New Delhi, May 31: The Elephant has finally started to waddle.
After spewing out a string of chest-pounding numbers, the Indian economy slumped to record its slowest growth in nine years in the last quarter of 2011-12 (January-March) at 5.3 per cent.
The sudden and sharp slowdown wasn’t anticipated though there were enough pointers to the downturn in the previous quarters. Economists had thrown up a consensus estimate of 6.1 per cent for the quarter.
The last time that quarterly expansion of the economy was lower than Thursday’s number was in the January-March quarter of 2003 at 3.6 per cent.
For the year as a whole, the economy grew by 6.5 per cent — slower than the advance estimate of 6.9 per cent put out in February, and the 8.4 per cent growth in the previous year.
On Thursday, the rupee tumbled to another record low at 56.50 to the dollar even as the sensex slid 0.57 per cent to 16,218.53 after a precipitous fall earlier in the day.
The benchmark 10-year government bond yields fell 16 basis points as investors speculated about another interest rate cut to prop up the economy though the pundits have been discounting such a possibility in the near term.
Finance ministry officials went into a huddle during the day to cobble together a string of long-awaited austerity measures in a desperate bid to put the lid on rising fiscal deficit, which surged to 5.7 per cent in the year ended March, severely limiting the government’s options to pump up the economy through stimulus measures as it had done in the aftermath of the global economic crisis in 2008.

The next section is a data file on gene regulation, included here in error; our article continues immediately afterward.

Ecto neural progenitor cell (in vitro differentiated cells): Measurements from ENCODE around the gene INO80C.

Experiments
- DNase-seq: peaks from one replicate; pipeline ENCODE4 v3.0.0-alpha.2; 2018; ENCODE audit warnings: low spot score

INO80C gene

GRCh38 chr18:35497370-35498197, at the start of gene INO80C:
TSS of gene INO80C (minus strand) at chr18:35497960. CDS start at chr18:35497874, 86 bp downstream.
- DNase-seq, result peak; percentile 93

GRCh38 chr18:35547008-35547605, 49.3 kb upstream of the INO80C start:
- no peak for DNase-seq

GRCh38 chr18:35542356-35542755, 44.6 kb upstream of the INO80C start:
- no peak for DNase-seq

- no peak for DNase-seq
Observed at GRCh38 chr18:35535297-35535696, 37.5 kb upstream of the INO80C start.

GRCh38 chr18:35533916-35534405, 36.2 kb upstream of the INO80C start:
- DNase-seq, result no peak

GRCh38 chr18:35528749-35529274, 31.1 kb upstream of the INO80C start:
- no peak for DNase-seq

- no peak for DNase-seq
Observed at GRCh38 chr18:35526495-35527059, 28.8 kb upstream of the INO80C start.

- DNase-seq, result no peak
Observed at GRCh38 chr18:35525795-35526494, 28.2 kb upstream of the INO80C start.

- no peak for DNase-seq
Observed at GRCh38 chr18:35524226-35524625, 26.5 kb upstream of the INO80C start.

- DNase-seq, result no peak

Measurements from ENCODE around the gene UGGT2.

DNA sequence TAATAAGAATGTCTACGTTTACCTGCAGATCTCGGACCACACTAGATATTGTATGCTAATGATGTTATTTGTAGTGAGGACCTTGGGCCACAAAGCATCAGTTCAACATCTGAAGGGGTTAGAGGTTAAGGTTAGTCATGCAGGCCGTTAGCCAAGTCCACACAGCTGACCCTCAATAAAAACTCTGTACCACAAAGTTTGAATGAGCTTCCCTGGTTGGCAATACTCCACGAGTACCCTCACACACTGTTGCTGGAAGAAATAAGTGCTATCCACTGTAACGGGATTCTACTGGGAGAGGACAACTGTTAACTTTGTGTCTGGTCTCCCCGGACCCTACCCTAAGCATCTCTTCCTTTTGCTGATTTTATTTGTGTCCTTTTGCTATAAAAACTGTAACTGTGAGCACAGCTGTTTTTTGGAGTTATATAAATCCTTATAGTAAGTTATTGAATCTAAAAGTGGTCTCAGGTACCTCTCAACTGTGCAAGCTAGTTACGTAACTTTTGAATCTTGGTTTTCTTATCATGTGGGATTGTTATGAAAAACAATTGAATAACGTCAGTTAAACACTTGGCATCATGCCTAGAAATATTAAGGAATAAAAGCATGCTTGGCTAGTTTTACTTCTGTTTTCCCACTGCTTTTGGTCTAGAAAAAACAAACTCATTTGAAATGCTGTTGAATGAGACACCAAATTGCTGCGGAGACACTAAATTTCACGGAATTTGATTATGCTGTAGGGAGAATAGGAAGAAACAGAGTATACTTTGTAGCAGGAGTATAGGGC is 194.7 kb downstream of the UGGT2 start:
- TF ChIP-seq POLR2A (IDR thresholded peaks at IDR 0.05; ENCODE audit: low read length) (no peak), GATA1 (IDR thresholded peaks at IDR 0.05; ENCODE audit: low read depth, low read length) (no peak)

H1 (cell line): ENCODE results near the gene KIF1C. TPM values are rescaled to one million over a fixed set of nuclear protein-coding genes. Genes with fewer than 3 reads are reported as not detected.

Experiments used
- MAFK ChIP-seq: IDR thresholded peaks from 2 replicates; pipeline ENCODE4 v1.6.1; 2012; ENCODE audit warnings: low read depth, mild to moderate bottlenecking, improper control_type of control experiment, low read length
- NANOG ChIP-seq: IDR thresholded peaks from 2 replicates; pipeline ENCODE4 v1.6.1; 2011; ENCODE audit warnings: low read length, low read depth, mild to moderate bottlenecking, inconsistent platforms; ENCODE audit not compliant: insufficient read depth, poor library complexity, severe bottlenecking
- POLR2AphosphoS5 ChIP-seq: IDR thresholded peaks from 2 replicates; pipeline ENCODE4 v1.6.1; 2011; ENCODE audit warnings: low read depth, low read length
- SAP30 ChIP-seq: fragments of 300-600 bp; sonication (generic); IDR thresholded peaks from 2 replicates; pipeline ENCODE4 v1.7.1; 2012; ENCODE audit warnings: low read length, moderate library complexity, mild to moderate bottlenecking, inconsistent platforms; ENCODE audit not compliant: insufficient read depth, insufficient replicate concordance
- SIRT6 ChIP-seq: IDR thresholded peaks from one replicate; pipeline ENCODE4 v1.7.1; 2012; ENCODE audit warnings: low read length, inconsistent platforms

The Planning Commission also renewed work on changes in the country’s manufacturing policy designed to ease investment rules.
During the January-March quarter, manufacturing shrank 0.3 per cent, compared with 7.3 per cent growth in the year-ago period, while the farm sector grew by just 1.7 per cent compared with 7.5 per cent in January-March 2011.
The services sector, which for most quarters has grown by double digits, grew by 7.9 per cent during this period, its performance botched by slowing retail sales.
Policy makers and economists feel the most worrying trend in the figures released was a slowdown in consumption, traditionally measured by retail sales which grew by 7 per cent in the January-March quarter compared with 10 per cent in the year-ago period.
India’s growth story is based on domestic demand and if it slows down, the country will need more than the quick-fix solutions that the government has relied on till now to arrest the decline.
Inflation, which has averaged over 9 per cent since 2010, coupled with high retail lending rates between 12-16 per cent, are widely seen as reasons for the spending squeeze. Big-ticket sales were the worst hit. Car sales growth was down to just 2.19 per cent for the year, against 30 per cent in the year before.
Finance Minister Pranab Mukherjee said: “Among factors that contributed to the slowdown are a significant rise in the interest costs and weak global sentiments.”
Inflation is nibbling away at real wages while a slowdown in investments means there are fewer new jobs in the market, hitting both consumption and GDP numbers.